Researchers have long known that chronic stress can harm people's immune systems. In recent years, several studies have indicated that a common way to cope -- by having a few drinks, as Schadlich says she often did -- is associated with higher rates of breast cancer, though the medical reasons for this remain unclear.

Schadlich says she quit drinking after her diagnosis. She also quit her job and says she is trying to simplify her life. Even so, she felt frustrated when her doctor, as she tells it, attributed her case to demographics.

The word raises the hackles of many women concerned about cancer, particularly those who feel it dismisses concerns about circumstantial evidence linking widely used chemicals, including some found in plastics and pesticides, to rising rates of breast cancer.

"It's easy for them to say 'demographics', but -- hello? There hasn't been enough research yet into what's in our air and in our soil and in the products we use," says Fern Orenstein, 44, a six-year cancer survivor and health education specialist. "Maybe what it is isn't unique to Marin, but maybe it is environmental, and we just have more of it here."

So many residents share these suspicions that on Nov. 9, 3,000 community volunteers for the Marin Cancer Project are planning to go door to door polling residents and asking for a $1 donation to map the incidence of all types of cancer. "The response has been like in the movie, 'Field of Dreams,' " says the group's director, Judi Shils. "If you build it, they will come."

Still, tracking potential environmental factors in breast cancer is extraordinarily difficult, experts say. The interaction between an individual's genes and exposure to potential toxins is complex, and is why some smokers get lung cancer, while other smokers do not.

In August, scientists involved in a study of reportedly high breast cancer rates in Long Island said they had found no links to pollution or other environmental factors. The research, supported by $30 million in federal funding, had focused on industrial chemicals, including two recognized "endocrine disruptors" -- substances that can affect hormonal systems. But the lack of conclusions hasn't ended suspicions.

"We know that lifetime exposure to estrogen is a risk factor," says Sheldon Krimsky, a Tufts University professor who studies environmental health hazards. "So it is logical that if we have chemicals that are creating more estrogen, the risk may go up." Such chemicals, says Krimsky, can be found in cosmetics, lawn care products, household cleansers and certain plastics, but research into their potentially harmful effects is moving "at a snail's pace."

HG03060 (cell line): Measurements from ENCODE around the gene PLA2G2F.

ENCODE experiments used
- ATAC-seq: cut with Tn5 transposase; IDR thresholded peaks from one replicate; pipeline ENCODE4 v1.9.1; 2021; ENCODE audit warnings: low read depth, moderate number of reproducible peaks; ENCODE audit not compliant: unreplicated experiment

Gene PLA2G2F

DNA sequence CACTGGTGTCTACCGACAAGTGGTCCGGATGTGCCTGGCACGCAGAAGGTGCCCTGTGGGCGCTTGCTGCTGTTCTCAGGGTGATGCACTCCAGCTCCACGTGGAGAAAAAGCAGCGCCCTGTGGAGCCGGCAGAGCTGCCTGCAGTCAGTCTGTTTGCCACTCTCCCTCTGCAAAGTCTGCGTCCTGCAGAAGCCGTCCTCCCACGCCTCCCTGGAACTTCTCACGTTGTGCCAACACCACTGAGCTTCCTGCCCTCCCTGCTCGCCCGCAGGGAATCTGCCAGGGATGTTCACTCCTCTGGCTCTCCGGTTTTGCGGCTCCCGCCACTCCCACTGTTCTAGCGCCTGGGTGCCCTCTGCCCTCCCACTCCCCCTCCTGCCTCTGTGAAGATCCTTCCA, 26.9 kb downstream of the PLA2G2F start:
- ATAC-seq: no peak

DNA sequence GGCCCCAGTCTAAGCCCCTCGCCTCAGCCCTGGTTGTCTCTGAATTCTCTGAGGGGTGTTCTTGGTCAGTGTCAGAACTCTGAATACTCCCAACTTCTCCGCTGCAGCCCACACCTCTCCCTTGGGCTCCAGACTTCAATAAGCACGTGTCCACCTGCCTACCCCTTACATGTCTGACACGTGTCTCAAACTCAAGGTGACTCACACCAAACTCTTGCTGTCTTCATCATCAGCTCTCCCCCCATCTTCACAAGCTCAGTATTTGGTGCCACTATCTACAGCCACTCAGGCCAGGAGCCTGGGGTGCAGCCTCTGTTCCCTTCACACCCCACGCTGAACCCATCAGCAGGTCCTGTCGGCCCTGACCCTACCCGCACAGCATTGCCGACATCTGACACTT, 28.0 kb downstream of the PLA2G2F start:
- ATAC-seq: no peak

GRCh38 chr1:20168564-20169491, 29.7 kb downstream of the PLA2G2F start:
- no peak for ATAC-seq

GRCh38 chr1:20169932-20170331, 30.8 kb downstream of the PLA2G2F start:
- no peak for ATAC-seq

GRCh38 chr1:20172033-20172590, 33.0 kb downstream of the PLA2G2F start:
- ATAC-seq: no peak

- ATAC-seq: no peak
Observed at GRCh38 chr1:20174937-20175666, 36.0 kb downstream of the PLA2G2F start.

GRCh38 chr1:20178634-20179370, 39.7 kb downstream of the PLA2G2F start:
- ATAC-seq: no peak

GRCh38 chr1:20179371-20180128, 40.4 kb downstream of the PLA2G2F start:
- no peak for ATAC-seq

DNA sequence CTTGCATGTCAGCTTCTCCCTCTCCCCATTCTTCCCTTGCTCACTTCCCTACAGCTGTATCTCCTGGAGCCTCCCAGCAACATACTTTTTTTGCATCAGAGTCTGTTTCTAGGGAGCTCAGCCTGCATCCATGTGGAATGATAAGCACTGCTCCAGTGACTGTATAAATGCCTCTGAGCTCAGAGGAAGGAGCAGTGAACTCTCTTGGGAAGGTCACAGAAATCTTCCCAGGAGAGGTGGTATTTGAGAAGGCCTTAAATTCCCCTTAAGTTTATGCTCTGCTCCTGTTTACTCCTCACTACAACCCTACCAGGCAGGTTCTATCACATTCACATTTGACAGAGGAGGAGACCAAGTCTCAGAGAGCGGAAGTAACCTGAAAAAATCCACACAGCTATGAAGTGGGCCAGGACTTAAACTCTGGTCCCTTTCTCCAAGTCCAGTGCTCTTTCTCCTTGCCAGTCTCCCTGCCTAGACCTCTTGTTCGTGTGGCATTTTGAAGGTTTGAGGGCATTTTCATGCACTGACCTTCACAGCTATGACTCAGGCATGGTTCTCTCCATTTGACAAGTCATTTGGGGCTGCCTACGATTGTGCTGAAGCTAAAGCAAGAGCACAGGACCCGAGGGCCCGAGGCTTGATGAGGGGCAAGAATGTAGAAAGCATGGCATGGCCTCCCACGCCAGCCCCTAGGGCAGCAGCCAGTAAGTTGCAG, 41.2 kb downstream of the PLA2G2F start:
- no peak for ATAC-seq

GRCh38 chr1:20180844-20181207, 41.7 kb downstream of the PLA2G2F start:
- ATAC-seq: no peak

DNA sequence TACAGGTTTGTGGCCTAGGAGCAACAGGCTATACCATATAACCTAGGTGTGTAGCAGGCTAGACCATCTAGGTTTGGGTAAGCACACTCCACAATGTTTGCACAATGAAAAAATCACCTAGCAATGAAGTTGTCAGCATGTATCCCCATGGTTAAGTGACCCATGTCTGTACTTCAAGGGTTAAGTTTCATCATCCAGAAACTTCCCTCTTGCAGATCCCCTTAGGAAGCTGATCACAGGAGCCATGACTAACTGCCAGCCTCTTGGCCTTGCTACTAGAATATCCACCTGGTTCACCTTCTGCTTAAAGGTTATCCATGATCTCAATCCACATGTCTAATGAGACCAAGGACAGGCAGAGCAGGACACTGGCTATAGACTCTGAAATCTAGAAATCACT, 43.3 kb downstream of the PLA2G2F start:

The Marin Breast Cancer Watch, a group of survivors and other activists, has been fighting to focus attention on environmental exposure since 1997, when women began sticking pins on a map to see if the cancers were clustered.

Its members have supported five different small studies, funded by county, state and federal agencies, including a three-year project comparing the adolescent experiences of 300 Marin County breast cancer patients with those of 300 local women who do not have the disease.

One finding that may be illuminating is how long women say they have lived in the county. Clarke hypothesizes that the climb in the local breast cancer rate in the 1990s owes to departure of low-income women who could no longer afford to live there. The group took pride in a recent visit from Kenneth Olden, director of the National Institute of Environmental Health Sciences at the National Institutes of Health. "You've made your case that rates are higher here than anywhere else," he told them, "and you deserve our attention."

In an interview, however, Olden said he hadn't heard convincing evidence linking the high cancer rates to any particular environmental problem. "It looks like it's going to be demographics," he said.

As the search goes on for exactly what that means -- what special risks women here face -- Marin may have much to teach the country.

"There are lots of educated, affluent women scattered around the country," Clarke says. "For them, Marin women may be canaries in the coal mine."

© 2002 The Washington Post Company